Morale – Physical pain and solitude can take its toll. Each evening I will have a hot meal (dehydrated meal in a bag) to look forward to. The daylight hours are still relatively few. I am taking my Kindle and some notepads so that I can read and write. I’m also taking my photography gear. I’m aware that this will be a large amount of extra weight, but I just wouldn’t feel right if I didn’t try to document the trip this way.

Navigation – From Fort William to Cape Wrath, there are some areas where there is no trail to follow, so navigation tools and the skills to use them are essential. The Cape Wrath Trail Harvey maps cover the whole route in two maps, and the maps themselves are light, tough and waterproof. For minimalism, I will primarily be using these maps but I will also be taking a GPS.

Logistics – I need to keep costs down. I can’t afford to buy pub meals every night, and the further I go, the less infrastructure there is to resupply. I am posting food parcels to pick up every 5 days or so. The further I have to walk without resupply, the heavier my bag.


 


Kit


Shelter – Hilleberg Soulo. I’ve replaced six of the standard 16cm V pegs with Alpkit 24cm Y beams. This should give the guy ropes extra hold in soft ground.

Sleep – My bed will comprise of a Sea to Summit silk liner, an ageing Vango Viper 750 four season sleeping bag, an Alpkit Hunka bivi bag and a NeoAir Xtherm sleeping mat. For extra luxury to ensure a better nights sleep, I’m also taking a Nemo Fillo pillow and some ear plugs.

Cooking – I’m going to use a Primus Omnilite Ti with a Primus Etapot to boil water. As I’m going to eat Expedition Foods dehydrated meals in the evening, boiling water is all I should need to do. The rest of the time I will eat cold food. Snacking will include granola bars, dark chocolate and peanuts and raisins. These foods are high in calories for their weight, and contain plenty of fats and protein. I will buy fresh fruit whenever I can for much needed nutrition. I’m taking a Sawyer Mini water filter to filter water if necessary – weighing only 20g, there is no real penalty for taking it.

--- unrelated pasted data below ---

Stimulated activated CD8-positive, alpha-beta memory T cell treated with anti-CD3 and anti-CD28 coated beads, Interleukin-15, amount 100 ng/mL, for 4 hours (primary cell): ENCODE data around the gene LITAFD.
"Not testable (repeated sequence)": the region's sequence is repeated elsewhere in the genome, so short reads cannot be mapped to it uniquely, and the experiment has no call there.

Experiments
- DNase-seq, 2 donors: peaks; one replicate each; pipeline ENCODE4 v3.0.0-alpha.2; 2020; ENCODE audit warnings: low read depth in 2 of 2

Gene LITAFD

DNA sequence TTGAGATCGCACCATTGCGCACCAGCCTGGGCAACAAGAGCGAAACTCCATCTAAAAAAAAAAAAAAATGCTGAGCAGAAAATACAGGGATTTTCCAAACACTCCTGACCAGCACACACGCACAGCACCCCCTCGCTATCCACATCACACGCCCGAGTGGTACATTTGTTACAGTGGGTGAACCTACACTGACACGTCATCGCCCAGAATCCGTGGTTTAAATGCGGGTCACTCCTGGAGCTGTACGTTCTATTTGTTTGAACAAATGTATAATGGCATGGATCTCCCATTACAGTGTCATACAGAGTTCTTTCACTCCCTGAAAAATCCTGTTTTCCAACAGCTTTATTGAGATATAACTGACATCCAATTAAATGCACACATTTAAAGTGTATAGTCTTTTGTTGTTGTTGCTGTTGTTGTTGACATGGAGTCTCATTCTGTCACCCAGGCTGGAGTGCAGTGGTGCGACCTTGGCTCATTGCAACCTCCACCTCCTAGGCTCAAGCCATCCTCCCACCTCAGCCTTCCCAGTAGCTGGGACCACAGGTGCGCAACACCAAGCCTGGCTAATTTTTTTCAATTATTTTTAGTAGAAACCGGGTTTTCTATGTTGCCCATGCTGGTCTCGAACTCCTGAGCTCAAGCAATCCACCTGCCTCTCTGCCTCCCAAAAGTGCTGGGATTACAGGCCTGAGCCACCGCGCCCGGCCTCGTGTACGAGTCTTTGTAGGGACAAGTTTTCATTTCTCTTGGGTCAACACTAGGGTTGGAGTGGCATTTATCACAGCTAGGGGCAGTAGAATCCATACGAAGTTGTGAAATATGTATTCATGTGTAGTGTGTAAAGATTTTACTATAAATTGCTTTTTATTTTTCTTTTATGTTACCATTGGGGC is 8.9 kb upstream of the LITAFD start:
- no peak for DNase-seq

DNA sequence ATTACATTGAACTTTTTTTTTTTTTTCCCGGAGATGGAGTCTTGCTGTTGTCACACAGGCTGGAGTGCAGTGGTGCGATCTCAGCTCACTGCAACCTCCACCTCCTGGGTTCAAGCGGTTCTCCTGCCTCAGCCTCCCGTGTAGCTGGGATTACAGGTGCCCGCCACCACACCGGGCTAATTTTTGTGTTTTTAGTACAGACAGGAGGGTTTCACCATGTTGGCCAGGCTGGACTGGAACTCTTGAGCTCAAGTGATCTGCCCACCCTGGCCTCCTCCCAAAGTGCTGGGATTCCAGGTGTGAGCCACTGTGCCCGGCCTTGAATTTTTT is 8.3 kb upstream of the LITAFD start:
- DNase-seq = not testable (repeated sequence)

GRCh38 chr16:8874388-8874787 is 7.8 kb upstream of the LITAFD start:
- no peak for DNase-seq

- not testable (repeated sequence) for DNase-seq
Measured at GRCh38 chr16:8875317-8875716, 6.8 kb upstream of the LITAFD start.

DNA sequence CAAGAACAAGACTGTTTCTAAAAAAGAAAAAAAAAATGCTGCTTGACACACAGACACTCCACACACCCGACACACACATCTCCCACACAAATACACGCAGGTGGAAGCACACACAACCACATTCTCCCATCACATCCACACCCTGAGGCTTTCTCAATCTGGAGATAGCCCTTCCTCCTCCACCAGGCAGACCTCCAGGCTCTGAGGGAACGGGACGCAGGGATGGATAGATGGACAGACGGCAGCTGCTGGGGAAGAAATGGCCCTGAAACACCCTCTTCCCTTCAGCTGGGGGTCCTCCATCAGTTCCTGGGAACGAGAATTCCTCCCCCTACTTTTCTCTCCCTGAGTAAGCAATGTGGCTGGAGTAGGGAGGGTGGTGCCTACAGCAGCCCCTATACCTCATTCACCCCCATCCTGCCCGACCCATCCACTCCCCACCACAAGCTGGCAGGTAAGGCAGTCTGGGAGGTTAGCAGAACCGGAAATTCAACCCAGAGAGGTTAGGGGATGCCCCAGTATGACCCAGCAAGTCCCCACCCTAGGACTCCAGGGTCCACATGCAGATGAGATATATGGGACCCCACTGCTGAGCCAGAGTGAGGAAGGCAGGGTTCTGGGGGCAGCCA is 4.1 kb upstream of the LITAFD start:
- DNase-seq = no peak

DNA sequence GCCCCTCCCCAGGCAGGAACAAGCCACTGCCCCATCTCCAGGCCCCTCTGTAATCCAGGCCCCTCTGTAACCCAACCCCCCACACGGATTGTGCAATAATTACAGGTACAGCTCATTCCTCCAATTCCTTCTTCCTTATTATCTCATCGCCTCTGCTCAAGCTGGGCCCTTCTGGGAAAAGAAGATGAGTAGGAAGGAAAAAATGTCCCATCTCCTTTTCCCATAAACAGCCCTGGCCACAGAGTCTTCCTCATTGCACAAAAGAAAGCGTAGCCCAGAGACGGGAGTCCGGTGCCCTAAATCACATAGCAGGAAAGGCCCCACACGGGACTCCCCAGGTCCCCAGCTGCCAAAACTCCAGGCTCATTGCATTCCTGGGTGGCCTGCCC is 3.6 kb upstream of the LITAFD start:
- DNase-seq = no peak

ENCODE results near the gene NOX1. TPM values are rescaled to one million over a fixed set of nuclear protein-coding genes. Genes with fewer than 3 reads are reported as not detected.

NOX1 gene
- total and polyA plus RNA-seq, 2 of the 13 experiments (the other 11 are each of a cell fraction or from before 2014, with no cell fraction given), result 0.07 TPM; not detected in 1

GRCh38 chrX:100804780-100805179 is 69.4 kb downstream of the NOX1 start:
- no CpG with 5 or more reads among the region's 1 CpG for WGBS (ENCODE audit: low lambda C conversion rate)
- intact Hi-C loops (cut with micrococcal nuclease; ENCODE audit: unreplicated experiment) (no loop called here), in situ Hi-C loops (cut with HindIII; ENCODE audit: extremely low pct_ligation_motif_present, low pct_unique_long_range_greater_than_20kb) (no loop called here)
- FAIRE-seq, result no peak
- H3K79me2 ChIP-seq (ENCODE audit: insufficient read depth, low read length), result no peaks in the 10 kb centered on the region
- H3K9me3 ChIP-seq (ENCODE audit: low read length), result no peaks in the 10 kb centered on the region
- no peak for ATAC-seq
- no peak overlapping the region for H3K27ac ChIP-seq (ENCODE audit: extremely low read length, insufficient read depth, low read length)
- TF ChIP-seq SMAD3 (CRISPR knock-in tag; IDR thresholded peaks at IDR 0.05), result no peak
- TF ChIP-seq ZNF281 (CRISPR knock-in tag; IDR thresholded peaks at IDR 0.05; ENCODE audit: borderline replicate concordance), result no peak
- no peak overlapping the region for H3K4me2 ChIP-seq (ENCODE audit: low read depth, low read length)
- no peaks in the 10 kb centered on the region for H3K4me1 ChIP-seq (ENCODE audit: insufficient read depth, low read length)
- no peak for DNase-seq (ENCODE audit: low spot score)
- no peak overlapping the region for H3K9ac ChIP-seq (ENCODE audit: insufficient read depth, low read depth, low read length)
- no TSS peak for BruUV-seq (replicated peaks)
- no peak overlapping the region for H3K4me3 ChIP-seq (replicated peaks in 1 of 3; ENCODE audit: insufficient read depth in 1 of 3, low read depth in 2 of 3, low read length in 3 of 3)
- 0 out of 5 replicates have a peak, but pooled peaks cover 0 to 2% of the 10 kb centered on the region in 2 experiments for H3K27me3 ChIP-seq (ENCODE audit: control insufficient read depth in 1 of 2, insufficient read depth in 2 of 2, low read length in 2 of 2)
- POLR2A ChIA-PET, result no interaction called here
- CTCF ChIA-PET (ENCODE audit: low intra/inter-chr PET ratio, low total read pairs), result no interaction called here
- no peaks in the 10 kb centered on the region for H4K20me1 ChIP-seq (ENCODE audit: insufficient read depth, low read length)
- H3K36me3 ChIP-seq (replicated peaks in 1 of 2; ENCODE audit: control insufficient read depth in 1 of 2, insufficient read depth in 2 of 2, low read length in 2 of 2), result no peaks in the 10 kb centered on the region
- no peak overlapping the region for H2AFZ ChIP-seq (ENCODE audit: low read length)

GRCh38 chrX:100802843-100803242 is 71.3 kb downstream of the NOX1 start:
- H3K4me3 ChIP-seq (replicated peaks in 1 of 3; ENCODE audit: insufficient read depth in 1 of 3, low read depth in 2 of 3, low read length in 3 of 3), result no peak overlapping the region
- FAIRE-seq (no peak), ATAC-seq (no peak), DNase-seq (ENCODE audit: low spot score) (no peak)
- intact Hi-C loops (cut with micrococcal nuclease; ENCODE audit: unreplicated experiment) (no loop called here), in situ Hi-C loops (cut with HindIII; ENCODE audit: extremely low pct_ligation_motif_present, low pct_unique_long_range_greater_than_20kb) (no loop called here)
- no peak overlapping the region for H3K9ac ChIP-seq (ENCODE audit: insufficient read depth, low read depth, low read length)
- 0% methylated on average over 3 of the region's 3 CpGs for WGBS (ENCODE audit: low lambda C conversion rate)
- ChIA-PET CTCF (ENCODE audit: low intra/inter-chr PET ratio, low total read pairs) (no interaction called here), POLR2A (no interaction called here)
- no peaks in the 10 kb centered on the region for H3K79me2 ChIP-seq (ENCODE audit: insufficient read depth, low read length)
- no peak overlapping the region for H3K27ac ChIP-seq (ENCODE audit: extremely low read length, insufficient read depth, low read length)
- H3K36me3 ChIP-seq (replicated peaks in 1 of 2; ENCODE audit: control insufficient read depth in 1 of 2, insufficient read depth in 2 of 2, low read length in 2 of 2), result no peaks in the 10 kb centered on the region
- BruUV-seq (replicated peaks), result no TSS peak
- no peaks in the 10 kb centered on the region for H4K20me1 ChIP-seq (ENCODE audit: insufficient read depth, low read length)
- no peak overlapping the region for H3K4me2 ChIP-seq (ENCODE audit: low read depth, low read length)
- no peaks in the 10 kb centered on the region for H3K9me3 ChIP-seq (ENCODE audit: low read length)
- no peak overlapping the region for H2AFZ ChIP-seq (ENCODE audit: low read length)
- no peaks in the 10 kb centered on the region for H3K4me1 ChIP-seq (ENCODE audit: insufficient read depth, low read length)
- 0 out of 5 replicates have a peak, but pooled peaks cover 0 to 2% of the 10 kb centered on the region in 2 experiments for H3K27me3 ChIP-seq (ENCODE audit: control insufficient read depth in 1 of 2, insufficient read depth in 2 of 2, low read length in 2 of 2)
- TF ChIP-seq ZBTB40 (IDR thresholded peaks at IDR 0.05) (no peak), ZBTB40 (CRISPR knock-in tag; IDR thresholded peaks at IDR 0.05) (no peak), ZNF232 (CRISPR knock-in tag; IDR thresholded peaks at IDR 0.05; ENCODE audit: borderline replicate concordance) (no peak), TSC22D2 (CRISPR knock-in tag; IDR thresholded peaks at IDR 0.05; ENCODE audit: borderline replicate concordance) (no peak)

Lighting – Headtorch and lantern for the tent

Navigation – I’m using the West Highland Way and Cape Wrath Trail Harvey Maps, along with a compass, and a GPS in case I get lost/need to check where I am in terrible weather.

Emergency – I have a first aid kit and a personal locator beacon (McMurdo FastFind Ranger), just in case.

Photography – If it rains all of the time, doing any photography at all will be a challenge as my camera will be staying in a dry bag. However, not many photographic opportunities like this come along. I’ll be taking a DSLR, a range of lenses, filters and a tripod.


Notes to self


  • Leave detailed copy of route plan with friends/family.
  • Set up camp before dusk, sheltered if possible.
  • Always have a set of dry gear to wear at night.
  • Keep an eye on weather, it can change quickly.
  • Be flexible.
  • Don’t be overambitious – there’s no shame in turning back if the conditions turn for the worse or if you feel an injury coming on.
  • Leave no trace of your presence (poop trowel).

Continue to West Highland Way 1: Milngavie to Fort William